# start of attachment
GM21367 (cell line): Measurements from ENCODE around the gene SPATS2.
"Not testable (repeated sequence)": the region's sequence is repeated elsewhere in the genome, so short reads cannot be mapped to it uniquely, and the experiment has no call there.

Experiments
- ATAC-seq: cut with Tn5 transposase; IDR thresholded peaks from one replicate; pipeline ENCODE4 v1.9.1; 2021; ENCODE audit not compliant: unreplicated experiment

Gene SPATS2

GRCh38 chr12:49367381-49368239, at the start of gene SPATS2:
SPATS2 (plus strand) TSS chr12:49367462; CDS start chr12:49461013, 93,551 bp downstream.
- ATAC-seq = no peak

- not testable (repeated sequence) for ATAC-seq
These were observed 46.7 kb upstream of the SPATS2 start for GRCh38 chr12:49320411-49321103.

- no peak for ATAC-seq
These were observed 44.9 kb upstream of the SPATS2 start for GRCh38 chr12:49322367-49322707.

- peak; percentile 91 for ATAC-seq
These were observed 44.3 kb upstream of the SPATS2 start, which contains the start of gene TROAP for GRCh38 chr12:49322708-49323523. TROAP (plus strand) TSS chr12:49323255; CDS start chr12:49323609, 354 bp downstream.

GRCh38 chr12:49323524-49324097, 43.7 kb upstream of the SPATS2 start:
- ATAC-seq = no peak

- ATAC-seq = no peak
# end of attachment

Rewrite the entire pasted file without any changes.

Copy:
GM21367 (cell line): Measurements from ENCODE around the gene SPATS2.
"Not testable (repeated sequence)": the region's sequence is repeated elsewhere in the genome, so short reads cannot be mapped to it uniquely, and the experiment has no call there.

Experiments
- ATAC-seq: cut with Tn5 transposase; IDR thresholded peaks from one replicate; pipeline ENCODE4 v1.9.1; 2021; ENCODE audit not compliant: unreplicated experiment

Gene SPATS2

GRCh38 chr12:49367381-49368239, at the start of gene SPATS2:
SPATS2 (plus strand) TSS chr12:49367462; CDS start chr12:49461013, 93,551 bp downstream.
- ATAC-seq = no peak

- not testable (repeated sequence) for ATAC-seq
These were observed 46.7 kb upstream of the SPATS2 start for GRCh38 chr12:49320411-49321103.

- no peak for ATAC-seq
These were observed 44.9 kb upstream of the SPATS2 start for GRCh38 chr12:49322367-49322707.

- peak; percentile 91 for ATAC-seq
These were observed 44.3 kb upstream of the SPATS2 start, which contains the start of gene TROAP for GRCh38 chr12:49322708-49323523. TROAP (plus strand) TSS chr12:49323255; CDS start chr12:49323609, 354 bp downstream.

GRCh38 chr12:49323524-49324097, 43.7 kb upstream of the SPATS2 start:
- ATAC-seq = no peak

- ATAC-seq = no peak